My timing was impeccable. The very next day, the stock was halted and it was announced that earnings would be delayed. When the stock next traded, it was down 70%. So I bought more. It soon came out that management had committed a massive accounting fraud and they later went to prison. I kept holding though, and even buying more as it dropped further, believing that new management could revive these once-proud brands. I even got more shares and cash as part of a class-action settlement. I still have the worthless stock certificate I received as a reminder of my foolishness.
New management was indeed able to get the company back to profitability for one quarter. It was enough to get them their bonuses that year, and I was able to sell a little at a profit thanks to the runup. The company would never report a profit again and soon thereafter entered bankruptcy and my investment disappeared with it. The prepackaged bankruptcy merged Aurora into some castoff brands from Campbell to form Pinnacle Food Corporation.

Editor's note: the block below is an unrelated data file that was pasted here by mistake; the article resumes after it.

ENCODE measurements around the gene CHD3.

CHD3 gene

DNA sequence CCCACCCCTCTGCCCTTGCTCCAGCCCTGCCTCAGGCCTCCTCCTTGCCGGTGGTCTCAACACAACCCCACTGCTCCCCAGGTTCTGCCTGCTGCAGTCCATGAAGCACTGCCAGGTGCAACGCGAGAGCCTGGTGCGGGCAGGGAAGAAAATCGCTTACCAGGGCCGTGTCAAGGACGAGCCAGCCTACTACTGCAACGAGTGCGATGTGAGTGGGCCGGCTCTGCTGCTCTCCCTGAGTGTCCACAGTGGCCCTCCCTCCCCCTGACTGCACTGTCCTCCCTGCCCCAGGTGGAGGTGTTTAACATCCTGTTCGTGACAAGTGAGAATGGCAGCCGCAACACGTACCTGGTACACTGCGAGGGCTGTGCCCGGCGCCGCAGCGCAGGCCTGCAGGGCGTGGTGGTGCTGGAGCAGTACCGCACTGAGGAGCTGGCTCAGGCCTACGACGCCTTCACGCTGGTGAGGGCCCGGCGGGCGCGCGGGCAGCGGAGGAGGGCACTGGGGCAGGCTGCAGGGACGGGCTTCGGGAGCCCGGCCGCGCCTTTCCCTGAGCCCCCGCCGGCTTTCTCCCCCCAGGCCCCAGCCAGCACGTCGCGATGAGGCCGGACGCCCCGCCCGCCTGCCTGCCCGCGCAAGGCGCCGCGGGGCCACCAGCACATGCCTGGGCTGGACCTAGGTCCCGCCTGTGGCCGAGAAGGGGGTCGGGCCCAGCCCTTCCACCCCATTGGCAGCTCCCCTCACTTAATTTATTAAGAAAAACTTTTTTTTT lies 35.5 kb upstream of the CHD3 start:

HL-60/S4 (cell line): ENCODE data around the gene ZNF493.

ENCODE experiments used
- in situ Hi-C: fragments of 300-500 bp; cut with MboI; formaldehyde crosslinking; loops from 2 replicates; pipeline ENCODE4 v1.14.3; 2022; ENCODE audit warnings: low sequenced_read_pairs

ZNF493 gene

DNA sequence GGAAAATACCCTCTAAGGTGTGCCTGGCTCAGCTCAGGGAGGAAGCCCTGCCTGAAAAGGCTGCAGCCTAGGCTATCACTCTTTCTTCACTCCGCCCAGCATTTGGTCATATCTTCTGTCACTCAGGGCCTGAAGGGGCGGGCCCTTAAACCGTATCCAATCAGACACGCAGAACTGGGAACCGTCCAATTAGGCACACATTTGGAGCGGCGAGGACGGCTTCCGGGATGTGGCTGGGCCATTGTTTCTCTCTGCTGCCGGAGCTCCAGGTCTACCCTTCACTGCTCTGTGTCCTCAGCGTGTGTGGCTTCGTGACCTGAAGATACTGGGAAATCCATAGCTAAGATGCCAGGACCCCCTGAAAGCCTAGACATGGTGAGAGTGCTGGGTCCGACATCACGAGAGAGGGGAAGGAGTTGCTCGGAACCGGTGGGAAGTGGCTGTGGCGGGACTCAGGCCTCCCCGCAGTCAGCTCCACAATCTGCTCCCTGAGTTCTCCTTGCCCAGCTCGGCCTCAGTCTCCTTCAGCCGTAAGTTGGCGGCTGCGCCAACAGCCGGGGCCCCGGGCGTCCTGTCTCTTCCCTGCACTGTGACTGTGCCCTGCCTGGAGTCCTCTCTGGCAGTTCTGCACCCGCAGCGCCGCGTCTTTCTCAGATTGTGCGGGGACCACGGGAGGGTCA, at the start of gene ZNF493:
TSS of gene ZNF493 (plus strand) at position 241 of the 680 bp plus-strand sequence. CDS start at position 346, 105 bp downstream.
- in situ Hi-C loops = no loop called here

I learned several valuable lessons:
- Big companies rarely sell brands that can easily be “fixed” unless forced to because of antitrust concerns. If Procter & Gamble’s marketing whizzes and ample capital can’t fix it, Joe’s Overleveraged House Of Dead Brands probably can’t either.
- If an IPO is happening and somebody other than the company is getting the bulk of the proceeds, stockholders will more than likely be left holding the bag.
- What goes down doesn’t always go back up.
What was your biggest turkey? What did you learn from it?